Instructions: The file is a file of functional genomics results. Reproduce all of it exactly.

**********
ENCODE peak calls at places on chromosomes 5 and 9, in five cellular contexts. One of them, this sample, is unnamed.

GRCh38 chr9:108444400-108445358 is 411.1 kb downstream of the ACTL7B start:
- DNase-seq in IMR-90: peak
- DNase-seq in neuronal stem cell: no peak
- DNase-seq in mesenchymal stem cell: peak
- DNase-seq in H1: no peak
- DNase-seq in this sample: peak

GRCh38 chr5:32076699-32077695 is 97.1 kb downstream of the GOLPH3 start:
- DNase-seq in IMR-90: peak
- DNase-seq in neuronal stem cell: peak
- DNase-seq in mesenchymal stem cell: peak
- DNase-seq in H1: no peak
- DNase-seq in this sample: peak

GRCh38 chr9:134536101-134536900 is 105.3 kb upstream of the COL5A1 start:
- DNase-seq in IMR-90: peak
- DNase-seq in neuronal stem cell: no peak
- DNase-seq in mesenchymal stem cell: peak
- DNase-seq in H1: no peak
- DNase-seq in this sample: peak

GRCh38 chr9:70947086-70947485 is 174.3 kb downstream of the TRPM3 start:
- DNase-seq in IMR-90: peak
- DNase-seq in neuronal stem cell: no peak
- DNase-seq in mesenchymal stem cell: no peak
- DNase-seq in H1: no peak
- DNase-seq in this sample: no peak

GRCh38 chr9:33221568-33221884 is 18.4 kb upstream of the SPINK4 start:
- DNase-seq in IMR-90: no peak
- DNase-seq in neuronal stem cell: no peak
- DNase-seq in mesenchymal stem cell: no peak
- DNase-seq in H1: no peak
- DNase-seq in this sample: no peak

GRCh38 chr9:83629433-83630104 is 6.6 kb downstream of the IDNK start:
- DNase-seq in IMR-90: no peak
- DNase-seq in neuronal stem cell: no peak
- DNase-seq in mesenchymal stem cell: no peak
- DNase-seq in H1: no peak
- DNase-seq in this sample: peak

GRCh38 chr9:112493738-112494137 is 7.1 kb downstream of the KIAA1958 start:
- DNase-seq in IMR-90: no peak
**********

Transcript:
ENCODE peak calls at places on chromosomes 5 and 9, in five cellular contexts. One of them, this sample, is unnamed.

GRCh38 chr9:108444400-108445358 is 411.1 kb downstream of the ACTL7B start:
- DNase-seq in IMR-90: peak
- DNase-seq in neuronal stem cell: no peak
- DNase-seq in mesenchymal stem cell: peak
- DNase-seq in H1: no peak
- DNase-seq in this sample: peak

GRCh38 chr5:32076699-32077695 is 97.1 kb downstream of the GOLPH3 start:
- DNase-seq in IMR-90: peak
- DNase-seq in neuronal stem cell: peak
- DNase-seq in mesenchymal stem cell: peak
- DNase-seq in H1: no peak
- DNase-seq in this sample: peak

GRCh38 chr9:134536101-134536900 is 105.3 kb upstream of the COL5A1 start:
- DNase-seq in IMR-90: peak
- DNase-seq in neuronal stem cell: no peak
- DNase-seq in mesenchymal stem cell: peak
- DNase-seq in H1: no peak
- DNase-seq in this sample: peak

GRCh38 chr9:70947086-70947485 is 174.3 kb downstream of the TRPM3 start:
- DNase-seq in IMR-90: peak
- DNase-seq in neuronal stem cell: no peak
- DNase-seq in mesenchymal stem cell: no peak
- DNase-seq in H1: no peak
- DNase-seq in this sample: no peak

GRCh38 chr9:33221568-33221884 is 18.4 kb upstream of the SPINK4 start:
- DNase-seq in IMR-90: no peak
- DNase-seq in neuronal stem cell: no peak
- DNase-seq in mesenchymal stem cell: no peak
- DNase-seq in H1: no peak
- DNase-seq in this sample: no peak

GRCh38 chr9:83629433-83630104 is 6.6 kb downstream of the IDNK start:
- DNase-seq in IMR-90: no peak
- DNase-seq in neuronal stem cell: no peak
- DNase-seq in mesenchymal stem cell: no peak
- DNase-seq in H1: no peak
- DNase-seq in this sample: peak

GRCh38 chr9:112493738-112494137 is 7.1 kb downstream of the KIAA1958 start:
- DNase-seq in IMR-90: no peak